There is no estimated date yet for completion.

Senior Center: An “Old” Home Is Now Very New

Martha Aasen remembers when Westport’s Senior Center was part of Staples High School.

Two small rooms were hidden between the fieldhouse and wood shop. It was open just a few hours a day. Lunch came from the school cafeteria.

In 2003, a new Senior Center opened on Imperial Avenue. It was a spectacular improvement.

Bright and airy, it was filled with rooms for meetings, lectures, fitness and films. There was a library and dining room too. Seniors flocked there for events, classes and camaraderie.

That was 15 years ago. When First Selectman Jim Marpe cuts a ribbon tomorrow (Friday, January 4, 11 a.m.), Westporters of all ages will marvel at the first major enhancement of the Senior Center since it opened.

The 9-month project comes in on schedule — and on budget. The town appropriated $3.975 million. Friends of the Senior Center raised $300,000 for equipment and amenities.

(Clockwise from lower left): Martha Aasen, Leslie Wolf, Stan Nayer and Sue Pfister in the lobby of the newly modernized Senior Center.

Last week, Senior Center director Sue Pfister, Friends president Leslie Wolf, and Aasen — now in her 90s, and as passionate about the Center as ever — offered a tour of the new facility. It blends seamlessly with the original.

The 5,000-square foot new wing includes:

  • A new fitness center, with modern treadmills and machines
  • A strength classroom, also used for tap dancing and Zumba
  • A new library, with a computer and magnifiers
  • A drop-in game room
  • All new furniture and carpeting
  • New display cases for artwork
  • Outdoor access to the adjacent Baron’s South meadow, for tai chi and meditation
  • Offices for program manager Holly Betts, and interns
  • New restrooms with showers (for when the Senior Center is used as an emergency shelter).

Martha Aasen on the new treadmill. Doors open onto the Baron’s South park.

Other parts of the Senior Center have been modernized too. There are new floors, chairs and tabletops in the “Sue’s Cafe” dining room (where “grab-and-go” food will soon be available); a new wood floor next door, for dance classes; a second art room, and a handsome new custom desk in the entry foyer.

“It’s even better than we envisioned,” says Aasen — who was closely involved in the project — proudly.

“We’ve had so many meetings, and we saw all the plans. But when you actually see it finished, it’s unbelievable.”

“Stunning!” adds Pfister.

New windows provide the same airy look as the original wing of the Senior Center.

The Senior Center director credits the project’s smooth completion to “tremendous cooperation” from local officials. The Building Department’s Steve Smith, the Department of Public Works, and Parks & Recreation director Jen Fava were all all-in.

Architect Brian Scheuzger designed the original building too. A.P. Construction — which is also handling the Westport Library’s Transformation Project — did all the work.

The Senior Center attracts a wide range of people, Pfister notes: Those who are very active; those looking for quiet activities; those who want to meet old friends, and those seeking companionship.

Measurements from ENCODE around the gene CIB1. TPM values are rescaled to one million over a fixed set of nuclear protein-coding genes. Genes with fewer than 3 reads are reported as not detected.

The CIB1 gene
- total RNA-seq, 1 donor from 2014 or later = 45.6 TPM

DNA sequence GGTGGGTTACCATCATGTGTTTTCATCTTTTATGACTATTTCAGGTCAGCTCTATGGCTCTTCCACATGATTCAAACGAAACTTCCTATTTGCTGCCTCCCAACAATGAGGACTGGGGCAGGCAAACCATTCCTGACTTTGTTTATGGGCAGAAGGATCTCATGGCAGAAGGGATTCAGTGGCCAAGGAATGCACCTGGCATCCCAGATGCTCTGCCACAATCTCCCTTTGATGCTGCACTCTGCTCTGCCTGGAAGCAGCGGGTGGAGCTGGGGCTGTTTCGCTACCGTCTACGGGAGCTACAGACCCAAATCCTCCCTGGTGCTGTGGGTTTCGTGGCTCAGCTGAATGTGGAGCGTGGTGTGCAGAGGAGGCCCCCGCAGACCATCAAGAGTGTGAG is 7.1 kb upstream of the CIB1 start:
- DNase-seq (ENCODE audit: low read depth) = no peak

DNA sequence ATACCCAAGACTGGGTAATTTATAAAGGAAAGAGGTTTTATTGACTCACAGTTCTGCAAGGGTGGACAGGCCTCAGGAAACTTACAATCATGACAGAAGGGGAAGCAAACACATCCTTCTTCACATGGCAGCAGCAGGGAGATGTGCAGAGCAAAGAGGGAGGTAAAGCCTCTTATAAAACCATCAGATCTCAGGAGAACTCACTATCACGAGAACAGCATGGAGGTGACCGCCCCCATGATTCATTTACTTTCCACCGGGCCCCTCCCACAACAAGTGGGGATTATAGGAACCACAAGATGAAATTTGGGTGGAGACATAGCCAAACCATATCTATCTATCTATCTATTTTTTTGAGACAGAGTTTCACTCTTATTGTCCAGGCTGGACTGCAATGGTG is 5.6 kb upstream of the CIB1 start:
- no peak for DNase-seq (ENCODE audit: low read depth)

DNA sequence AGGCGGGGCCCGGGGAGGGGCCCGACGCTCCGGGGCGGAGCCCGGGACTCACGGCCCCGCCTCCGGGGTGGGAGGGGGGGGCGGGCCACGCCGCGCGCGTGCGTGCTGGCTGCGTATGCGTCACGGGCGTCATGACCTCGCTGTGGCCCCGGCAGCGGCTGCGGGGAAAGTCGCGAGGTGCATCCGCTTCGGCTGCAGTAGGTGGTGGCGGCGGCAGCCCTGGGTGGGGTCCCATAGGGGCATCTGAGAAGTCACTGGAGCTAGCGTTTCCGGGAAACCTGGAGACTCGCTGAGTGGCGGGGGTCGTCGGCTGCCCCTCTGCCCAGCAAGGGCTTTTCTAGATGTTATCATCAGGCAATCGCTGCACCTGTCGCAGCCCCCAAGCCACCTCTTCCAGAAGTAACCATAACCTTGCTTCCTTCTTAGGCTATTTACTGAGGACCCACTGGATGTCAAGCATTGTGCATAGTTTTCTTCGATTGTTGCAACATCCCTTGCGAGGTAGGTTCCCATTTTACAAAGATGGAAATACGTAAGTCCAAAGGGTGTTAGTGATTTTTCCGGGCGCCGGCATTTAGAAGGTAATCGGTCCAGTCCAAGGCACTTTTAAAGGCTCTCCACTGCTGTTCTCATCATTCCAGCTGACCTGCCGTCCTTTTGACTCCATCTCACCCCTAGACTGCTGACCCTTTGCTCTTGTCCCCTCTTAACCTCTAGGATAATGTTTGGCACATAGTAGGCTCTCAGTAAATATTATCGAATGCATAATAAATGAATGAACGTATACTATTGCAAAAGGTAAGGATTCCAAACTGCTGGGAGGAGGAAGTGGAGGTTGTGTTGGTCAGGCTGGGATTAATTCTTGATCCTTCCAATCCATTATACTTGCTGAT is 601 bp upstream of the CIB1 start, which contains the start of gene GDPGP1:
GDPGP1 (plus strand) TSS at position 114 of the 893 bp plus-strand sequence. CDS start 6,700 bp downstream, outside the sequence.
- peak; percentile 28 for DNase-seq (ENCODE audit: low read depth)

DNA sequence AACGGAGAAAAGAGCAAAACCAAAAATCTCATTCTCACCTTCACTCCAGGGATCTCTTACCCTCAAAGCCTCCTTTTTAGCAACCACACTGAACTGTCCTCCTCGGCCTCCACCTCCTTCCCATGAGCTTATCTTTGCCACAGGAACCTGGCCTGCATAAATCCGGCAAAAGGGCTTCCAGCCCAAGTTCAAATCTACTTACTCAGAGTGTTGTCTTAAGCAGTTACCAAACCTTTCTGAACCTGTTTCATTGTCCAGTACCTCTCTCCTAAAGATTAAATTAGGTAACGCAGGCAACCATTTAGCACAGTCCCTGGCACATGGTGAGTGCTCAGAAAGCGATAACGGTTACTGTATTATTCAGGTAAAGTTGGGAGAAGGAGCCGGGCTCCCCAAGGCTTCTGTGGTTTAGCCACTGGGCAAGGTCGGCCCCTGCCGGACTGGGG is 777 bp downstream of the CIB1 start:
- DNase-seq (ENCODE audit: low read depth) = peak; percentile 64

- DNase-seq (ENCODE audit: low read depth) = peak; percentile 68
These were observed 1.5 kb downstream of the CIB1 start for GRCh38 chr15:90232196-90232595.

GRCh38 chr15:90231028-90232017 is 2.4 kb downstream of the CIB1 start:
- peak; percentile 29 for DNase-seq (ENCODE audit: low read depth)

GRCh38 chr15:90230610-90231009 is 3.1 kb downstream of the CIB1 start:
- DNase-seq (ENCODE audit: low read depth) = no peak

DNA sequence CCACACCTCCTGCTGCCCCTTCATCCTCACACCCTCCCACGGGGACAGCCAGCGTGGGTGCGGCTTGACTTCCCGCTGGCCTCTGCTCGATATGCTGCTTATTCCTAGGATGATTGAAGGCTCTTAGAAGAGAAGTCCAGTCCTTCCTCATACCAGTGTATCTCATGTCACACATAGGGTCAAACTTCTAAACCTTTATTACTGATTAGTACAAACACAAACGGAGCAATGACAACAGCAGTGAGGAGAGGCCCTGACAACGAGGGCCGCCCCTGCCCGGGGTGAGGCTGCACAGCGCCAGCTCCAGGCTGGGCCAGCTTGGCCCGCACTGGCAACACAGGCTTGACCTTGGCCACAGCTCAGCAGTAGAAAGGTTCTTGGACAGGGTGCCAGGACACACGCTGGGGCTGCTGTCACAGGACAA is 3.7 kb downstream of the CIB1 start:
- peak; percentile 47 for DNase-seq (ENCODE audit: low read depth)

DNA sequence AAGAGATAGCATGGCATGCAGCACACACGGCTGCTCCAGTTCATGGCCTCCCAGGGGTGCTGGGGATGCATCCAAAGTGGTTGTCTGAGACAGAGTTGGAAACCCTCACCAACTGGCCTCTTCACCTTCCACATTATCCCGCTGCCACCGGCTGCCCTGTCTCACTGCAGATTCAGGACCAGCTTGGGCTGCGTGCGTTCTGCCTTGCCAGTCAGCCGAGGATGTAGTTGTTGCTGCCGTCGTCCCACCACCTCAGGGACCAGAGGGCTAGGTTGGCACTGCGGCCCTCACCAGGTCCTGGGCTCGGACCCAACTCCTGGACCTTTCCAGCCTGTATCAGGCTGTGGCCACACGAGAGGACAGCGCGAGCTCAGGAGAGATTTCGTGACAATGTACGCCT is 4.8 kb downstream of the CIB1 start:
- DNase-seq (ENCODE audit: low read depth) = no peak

It’s a welcoming facility for some, a second home for others.

Now — for all of them — Westport’s Senior Center is better than ever.

Workers were still finishing up — and unloading furniture — last week.

Plastic Fantastic Concert

From a young age, Andrew Colabella hated plastic straws. He couldn’t understand how something that was used for just a few seconds could be so quickly tossed aside, then lie around on land or in our oceans for centuries.

He never used a straw. As much as possible, he tried to avoid all forms of plastic. He used metal forks and ate off porcelain plates. But we live in a plastic, throwaway society. The number of plastic cups used and discarded at bars floored him. He thought he was the only one who noticed.

Colabella is now an RTM member. At last he can do something about plastic that goes beyond changing his own habits.

The District 4 representative has already convinced 38 local restaurants and franchises to find biodegradable alternatives to single-uise products.

Now he’s introduced an ordinance to ban plastic straws in Westport. (There are exemptions for disabled people, who need them because other alternatives are not strong enough.) The proposal is making its way through the RTM Environment Committee.

But this is not some quixotic quest. Colabella has partnered with 4 other longtime Westporters, in what they call the Plastic Pollution Project.

Wendy Goldwyn Batteau was inspired by her first boss — the editor of Silent Spring — to co-found Sierra Club Books. She’s worked for decades as an award-winning editor/executive at major publishers, collaborating with Rolling Stone, the New Yorker, Audubon and the Ocean Alliance.

Liz Milwe — in “real life,” a choreographer and dance filmmaker — has a long history of environmental activism. Ten years ago as an RTM member, she helped Westport become the first town east of the Mississippi to ban plastic bags. She’s won awards from the US Environmental Agency and Westport’s Green Task Force.